Is the internet changing our conception of democracy? an analysis of the internet use during protests and its efect on the perception of democracy

Javier Sajuria

Research output: Contribution to journalArticlepeer-review

63 Downloads (Pure)


The last several years have seen the rise of social movements around the globe,
such as the student protests in the UK and Chile, the Arab Spring, the Indignados,
and the Occupy movement. They represent different political aspirations, but
all of them relied heavily on the Internet to communicate and organise. This
research analyses two specific contentious processes – the UK student protests
and the Chilean environmentalist protests in 2010 – to assess the effect that the
Internet may have had on the protesters' perception of democracy. Through
data gathered from online surveys, interviews, and the Oxford Internet Survey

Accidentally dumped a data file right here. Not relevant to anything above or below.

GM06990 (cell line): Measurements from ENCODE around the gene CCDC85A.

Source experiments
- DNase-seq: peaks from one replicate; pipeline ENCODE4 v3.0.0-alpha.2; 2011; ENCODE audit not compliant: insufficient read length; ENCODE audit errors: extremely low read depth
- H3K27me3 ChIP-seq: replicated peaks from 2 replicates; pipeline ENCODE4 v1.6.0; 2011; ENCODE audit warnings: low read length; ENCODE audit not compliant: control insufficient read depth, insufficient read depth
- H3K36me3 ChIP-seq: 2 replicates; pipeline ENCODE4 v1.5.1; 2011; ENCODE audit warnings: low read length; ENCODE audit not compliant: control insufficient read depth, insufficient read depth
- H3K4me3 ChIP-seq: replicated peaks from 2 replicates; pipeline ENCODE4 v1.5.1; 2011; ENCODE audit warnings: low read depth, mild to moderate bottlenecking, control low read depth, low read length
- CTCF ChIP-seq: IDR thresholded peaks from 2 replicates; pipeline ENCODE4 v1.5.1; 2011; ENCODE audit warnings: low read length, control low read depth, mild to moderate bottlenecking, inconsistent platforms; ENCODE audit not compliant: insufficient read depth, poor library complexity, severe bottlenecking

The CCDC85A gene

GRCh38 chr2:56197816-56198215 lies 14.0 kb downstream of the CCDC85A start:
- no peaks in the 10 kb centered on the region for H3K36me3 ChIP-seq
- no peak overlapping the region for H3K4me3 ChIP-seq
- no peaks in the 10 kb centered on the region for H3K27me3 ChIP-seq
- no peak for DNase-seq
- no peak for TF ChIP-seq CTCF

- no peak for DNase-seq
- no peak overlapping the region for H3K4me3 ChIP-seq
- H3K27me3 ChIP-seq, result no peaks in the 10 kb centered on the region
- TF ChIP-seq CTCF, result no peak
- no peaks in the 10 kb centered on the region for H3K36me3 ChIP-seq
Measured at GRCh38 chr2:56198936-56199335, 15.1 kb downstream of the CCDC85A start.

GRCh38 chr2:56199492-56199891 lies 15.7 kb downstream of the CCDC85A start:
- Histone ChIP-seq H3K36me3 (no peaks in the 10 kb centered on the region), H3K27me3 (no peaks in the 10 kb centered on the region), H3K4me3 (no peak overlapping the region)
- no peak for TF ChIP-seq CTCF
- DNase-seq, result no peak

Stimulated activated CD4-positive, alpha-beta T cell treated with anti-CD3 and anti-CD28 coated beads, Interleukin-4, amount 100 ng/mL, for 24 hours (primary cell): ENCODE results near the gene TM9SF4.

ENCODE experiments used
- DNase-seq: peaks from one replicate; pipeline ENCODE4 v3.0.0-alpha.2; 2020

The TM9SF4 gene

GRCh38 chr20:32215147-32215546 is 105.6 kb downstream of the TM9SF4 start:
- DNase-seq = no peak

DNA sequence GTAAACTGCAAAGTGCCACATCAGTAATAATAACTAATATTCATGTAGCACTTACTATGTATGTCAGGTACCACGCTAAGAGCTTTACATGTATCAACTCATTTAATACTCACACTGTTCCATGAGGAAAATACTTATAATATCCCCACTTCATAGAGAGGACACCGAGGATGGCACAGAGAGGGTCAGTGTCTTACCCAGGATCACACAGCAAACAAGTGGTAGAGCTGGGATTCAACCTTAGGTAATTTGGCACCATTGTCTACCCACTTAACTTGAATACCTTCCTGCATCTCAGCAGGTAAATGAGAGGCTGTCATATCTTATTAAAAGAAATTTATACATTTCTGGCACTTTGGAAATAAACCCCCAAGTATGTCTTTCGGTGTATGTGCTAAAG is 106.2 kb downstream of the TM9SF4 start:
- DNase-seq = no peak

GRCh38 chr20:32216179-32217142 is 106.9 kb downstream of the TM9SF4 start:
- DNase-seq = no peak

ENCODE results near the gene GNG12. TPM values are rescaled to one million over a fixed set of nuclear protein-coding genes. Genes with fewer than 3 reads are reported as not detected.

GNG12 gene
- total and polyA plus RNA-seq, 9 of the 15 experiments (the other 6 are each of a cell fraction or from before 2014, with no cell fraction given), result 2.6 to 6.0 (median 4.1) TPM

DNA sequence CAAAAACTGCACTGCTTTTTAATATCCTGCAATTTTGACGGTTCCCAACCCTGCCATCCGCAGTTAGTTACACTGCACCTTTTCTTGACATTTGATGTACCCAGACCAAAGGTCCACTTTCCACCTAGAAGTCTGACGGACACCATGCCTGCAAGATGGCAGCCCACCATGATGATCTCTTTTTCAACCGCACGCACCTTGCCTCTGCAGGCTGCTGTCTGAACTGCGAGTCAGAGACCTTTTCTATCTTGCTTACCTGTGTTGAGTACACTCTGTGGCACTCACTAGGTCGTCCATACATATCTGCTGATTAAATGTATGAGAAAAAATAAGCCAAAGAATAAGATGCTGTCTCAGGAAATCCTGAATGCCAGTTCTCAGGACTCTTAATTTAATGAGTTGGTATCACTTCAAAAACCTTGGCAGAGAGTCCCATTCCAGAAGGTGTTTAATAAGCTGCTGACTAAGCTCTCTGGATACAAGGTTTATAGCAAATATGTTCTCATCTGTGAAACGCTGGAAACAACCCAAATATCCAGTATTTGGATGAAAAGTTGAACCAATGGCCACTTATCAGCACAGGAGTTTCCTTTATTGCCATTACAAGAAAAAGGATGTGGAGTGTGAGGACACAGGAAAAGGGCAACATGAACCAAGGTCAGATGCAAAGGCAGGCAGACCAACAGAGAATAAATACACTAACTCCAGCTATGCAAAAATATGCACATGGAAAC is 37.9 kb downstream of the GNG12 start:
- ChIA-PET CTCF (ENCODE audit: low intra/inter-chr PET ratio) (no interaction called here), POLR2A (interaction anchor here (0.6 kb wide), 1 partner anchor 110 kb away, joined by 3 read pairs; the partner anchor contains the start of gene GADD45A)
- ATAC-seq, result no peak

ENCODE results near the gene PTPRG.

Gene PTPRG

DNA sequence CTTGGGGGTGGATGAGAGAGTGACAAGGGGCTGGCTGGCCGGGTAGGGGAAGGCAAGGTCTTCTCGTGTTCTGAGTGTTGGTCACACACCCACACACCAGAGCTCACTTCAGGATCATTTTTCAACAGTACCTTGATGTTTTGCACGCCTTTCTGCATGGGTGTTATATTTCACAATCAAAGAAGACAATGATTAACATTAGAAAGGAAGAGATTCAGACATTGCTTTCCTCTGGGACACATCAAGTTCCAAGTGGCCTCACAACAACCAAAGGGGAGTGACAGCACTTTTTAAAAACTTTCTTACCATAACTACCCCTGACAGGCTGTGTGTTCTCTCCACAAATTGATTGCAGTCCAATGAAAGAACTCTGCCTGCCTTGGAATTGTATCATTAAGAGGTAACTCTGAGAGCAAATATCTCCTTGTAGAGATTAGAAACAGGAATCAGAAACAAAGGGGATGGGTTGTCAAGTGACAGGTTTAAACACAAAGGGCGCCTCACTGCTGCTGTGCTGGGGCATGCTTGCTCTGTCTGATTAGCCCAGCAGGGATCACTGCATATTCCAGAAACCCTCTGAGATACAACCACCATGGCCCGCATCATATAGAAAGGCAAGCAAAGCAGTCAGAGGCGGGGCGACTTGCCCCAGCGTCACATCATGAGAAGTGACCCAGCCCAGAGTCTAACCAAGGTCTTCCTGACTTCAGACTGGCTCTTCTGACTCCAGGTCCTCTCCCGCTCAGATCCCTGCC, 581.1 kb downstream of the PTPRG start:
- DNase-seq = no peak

2009, this article observes the effect of the Internet in two dimensions: support
for democracy, and the protesters’ conception of democracy. Preliminary results
show that Internet use is related to a more horizontal conception of democracy,
and that more analyses are required to test whether that association is caused by
the Internet or a utopian discourse about it.
Original languageEnglish
Pages (from-to)9-29
Number of pages21
JournalPolítica, Revista de Ciencia Politica
Issue number1
Publication statusPublished - 31 Jul 2013


  • democracy
  • internet
  • protests
  • Chile

Cite this